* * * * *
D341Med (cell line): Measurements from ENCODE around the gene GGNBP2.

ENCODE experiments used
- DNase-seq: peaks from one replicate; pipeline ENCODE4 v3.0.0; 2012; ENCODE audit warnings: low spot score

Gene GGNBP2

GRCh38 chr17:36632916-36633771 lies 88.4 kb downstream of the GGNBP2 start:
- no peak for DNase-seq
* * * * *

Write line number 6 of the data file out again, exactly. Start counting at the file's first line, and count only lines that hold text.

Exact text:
- no peak for DNase-seq